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Editor’s note: At a time where everyone is in hysterics over the fear that artificial intelligence has arrived to take our jobs, our dignity, and our raison d’etre, we asked Jasper AI to write a few words about our favorite coping mechanism.

Absurdism is the most rational method for dealing with the world today because it recognizes the inherent uncertainty and unpredictability in life. In an absurdist worldview, there is no single overarching explanation or meaning that can be attributed to any given situation; instead, individuals must accept a certain degree of ambiguity and randomness and use it as a tool for forming their own interpretations of reality. This means that on some level we must embrace our lack of control over many aspects of our lives while simultaneously making sense of them through our own individual understanding.

The idea behind absurdism stems from its rejection of traditional causes and explanations. Instead, absurdists view life as carrying no ultimate or deep purpose, instead simply existing as something which should be accepted rather than questioned or opposed. It’s not about nihilism—the idea that everything has no value—but rather the notion that life exists without clear answers or absolutes, which can make it difficult to find meaning in day-to-day experiences. Despite this difficulty however, absurdity shows us how accepting such uncertainty can lead to freedom from constraint by allowing us to form original perspectives on challenges we face each day; refusing to succumb to society’s predetermined roles but rather finding solutions based on our own.

Optimist Day is the first Thursday in February, so you might think we’d be making plans to toss confetti and dance the samba. But we’re not optimists. We’re SuperOptimists. As such, we celebrate our contrarian view of optimism at off-peak times, when there are no lines at our favorite restaurant and there are plenty of seats available on the M5 bus.

The Tuesday before Optimist Day is a good time to reflect on the difference between plain old ordinary optimism and our supercharged, quantum state belief system. Herewith, we offer the following explanation, culled from the transmitters’ original manuscript, to clarify what is meant — in broad terms — by SuperOptimism.

In the Figure 1 diagram , you will see the mental states that are commonly experienced by human beings. They range from a state of despair to a state of joy. The “gates” to these opposites, joy and despair, are optimism and pessimism.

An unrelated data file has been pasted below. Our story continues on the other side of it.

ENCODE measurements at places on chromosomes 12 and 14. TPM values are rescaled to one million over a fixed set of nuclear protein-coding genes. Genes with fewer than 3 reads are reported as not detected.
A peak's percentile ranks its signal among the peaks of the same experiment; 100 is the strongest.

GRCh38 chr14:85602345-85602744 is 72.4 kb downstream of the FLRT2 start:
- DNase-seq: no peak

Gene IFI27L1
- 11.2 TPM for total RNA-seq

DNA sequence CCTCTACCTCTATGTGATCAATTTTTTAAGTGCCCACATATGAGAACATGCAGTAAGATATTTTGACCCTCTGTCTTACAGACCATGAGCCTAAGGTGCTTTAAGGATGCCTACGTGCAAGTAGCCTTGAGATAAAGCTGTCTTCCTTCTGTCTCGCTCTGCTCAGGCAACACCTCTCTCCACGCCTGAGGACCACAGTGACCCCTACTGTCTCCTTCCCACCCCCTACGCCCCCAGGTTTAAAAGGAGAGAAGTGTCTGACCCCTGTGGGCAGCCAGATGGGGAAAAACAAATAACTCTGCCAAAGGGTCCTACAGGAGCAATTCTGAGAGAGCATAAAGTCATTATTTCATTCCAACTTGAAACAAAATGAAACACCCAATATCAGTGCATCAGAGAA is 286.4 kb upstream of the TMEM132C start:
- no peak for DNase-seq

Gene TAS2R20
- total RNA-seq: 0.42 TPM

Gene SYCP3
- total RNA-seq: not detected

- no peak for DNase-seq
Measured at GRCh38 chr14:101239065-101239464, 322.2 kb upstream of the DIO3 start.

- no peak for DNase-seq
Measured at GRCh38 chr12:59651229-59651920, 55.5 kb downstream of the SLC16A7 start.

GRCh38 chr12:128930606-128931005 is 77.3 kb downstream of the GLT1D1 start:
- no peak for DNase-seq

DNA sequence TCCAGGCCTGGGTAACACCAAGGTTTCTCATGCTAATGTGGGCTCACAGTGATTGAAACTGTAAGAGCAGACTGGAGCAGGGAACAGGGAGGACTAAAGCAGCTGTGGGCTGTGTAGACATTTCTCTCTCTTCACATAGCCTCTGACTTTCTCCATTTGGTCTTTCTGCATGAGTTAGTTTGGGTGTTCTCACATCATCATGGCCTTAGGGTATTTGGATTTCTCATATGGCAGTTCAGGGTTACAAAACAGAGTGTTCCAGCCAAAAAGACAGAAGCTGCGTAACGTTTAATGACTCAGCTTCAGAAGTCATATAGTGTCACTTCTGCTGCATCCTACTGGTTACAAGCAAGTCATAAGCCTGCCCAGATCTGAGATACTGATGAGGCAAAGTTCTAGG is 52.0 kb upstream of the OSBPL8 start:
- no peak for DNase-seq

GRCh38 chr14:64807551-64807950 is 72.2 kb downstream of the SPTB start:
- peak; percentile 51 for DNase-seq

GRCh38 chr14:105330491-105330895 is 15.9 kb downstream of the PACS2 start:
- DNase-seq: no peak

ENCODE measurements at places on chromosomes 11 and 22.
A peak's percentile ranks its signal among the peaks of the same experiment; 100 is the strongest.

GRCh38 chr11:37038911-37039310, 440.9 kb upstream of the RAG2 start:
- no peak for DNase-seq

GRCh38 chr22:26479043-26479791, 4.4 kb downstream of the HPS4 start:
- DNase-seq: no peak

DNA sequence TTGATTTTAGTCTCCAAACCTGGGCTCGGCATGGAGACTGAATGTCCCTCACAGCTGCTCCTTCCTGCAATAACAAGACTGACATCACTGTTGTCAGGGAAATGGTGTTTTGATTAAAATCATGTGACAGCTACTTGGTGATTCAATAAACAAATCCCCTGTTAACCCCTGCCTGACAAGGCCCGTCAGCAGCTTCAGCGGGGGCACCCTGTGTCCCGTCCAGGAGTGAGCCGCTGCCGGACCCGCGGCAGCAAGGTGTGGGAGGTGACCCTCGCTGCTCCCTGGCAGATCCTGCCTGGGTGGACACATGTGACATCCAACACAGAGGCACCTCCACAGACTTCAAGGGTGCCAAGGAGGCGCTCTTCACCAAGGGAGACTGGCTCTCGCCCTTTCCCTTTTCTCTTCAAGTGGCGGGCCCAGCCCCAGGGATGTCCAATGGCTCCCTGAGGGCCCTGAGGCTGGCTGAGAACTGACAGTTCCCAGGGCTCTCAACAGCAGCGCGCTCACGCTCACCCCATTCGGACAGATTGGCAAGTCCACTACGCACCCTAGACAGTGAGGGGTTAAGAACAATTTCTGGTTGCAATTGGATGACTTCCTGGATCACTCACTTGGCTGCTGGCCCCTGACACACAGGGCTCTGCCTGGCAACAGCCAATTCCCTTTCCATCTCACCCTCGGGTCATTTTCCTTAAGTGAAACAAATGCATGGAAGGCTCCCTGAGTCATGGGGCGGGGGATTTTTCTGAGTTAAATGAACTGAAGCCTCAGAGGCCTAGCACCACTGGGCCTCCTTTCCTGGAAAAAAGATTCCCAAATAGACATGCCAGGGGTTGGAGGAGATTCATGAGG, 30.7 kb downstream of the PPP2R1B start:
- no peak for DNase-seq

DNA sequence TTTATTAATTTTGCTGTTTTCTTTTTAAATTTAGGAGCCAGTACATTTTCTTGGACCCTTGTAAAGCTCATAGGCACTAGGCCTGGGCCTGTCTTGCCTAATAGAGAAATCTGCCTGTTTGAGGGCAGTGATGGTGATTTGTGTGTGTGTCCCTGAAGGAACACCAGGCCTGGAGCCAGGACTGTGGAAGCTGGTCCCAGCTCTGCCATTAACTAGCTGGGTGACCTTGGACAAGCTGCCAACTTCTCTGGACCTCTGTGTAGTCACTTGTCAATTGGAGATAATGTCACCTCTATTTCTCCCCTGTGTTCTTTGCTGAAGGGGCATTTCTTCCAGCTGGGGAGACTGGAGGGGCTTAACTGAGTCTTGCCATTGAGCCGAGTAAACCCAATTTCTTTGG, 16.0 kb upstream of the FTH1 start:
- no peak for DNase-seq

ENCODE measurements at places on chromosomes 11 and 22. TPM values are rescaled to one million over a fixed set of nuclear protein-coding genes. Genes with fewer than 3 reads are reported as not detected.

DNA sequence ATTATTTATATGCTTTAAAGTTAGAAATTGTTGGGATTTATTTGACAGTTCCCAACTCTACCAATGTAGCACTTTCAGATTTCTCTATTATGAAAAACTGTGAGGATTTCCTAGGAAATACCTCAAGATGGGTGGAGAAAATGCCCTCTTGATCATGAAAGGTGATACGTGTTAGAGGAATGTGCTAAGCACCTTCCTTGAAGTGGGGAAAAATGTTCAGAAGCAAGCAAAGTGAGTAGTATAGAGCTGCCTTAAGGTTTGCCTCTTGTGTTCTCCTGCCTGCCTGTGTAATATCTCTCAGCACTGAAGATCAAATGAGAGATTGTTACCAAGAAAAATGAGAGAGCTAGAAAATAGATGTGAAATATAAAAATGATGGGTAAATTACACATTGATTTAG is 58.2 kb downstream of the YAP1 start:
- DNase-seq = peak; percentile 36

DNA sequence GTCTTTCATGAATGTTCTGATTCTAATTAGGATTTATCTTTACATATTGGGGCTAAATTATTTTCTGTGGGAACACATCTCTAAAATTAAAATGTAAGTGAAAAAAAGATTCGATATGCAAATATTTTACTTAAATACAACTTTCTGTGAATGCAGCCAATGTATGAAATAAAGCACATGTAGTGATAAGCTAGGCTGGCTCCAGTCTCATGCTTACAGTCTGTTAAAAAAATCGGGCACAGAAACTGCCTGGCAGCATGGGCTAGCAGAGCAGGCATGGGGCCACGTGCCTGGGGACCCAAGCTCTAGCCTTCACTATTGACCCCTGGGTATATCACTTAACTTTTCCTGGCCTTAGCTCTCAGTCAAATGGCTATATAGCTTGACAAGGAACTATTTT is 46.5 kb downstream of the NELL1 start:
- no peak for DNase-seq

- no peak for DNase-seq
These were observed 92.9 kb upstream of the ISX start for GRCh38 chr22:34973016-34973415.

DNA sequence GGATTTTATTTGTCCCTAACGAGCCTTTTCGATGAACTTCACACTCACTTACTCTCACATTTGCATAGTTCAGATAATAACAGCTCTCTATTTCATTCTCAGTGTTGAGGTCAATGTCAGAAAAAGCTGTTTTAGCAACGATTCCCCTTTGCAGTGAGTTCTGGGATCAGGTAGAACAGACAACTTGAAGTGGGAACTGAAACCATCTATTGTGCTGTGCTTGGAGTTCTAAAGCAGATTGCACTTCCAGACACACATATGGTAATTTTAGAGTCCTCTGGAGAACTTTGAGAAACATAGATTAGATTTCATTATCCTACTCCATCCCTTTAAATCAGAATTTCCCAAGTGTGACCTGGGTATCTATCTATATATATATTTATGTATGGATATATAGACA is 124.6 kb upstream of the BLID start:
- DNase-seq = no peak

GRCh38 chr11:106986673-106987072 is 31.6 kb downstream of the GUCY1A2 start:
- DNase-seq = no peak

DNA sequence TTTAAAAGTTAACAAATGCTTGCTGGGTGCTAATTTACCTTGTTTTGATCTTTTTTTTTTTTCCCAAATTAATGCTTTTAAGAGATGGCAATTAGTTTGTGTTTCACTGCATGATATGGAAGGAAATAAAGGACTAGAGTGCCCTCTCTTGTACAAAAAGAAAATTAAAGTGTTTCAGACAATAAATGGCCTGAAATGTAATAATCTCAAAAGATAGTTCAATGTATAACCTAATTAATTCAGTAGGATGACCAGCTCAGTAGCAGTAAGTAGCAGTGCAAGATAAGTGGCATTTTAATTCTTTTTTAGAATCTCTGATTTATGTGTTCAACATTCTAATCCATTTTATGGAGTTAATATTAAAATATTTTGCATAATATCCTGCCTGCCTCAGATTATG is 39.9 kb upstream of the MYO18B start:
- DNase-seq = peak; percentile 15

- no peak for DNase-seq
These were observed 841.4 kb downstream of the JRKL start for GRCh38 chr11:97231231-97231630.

Hence, the three working definitions which help us to better understand the significance of placing the word “Super” before the word “Optimist.”

Optimist: One who usually expects a favorable outcome.

Pessimist: One who usually expects a negative outcome.

SuperOptimist: One who has learned the mental discipline to reframe any situation into a favorable outcome.

Therefore, we may extrapolate the following: If the situation is good, the SuperOptimist reframes it as “even better.” If the situation seems bad, negative, gloomy, sad, doomed, or awful, then the SuperOptimist reframes that so-called “bad” situation into one that is just as “good” as a good situation. Or better.

Sometimes it will seem very difficult to reframe an event (parking ticket, bad haircut, influenza, divorce) in a SuperOptimistic way, but fortunately for us, humans are very good at building habits into habitual behavior. Simply stated, if you can make a habit of being a SuperOptimist for 5 minutes today, you can be one for 10 minutes tomorrow, and 20 the next day.

Here’s to celebrating SuperOptimist Day each day you’re above ground. (Which includes today assuming you’re reading this.) Best wishes.

 

 

 

Quit vaping. Start making real money in the stock market. Quit dating losers. Start learning how to code. Get off social media.
2023 is here, and with it the pressure to halt all our bad habits, right all our wrongs, improve our posture and lose 15 pounds.
But is attempting the impossible the best way to start the day, much less the decade? We think not. In our view, there’s absolutely nothing wrong with ringing in the new year by eating an extra helping of gourmet chocolate while watching reruns of “30 Rock”.  (If that’s what you enjoy doing, of course.)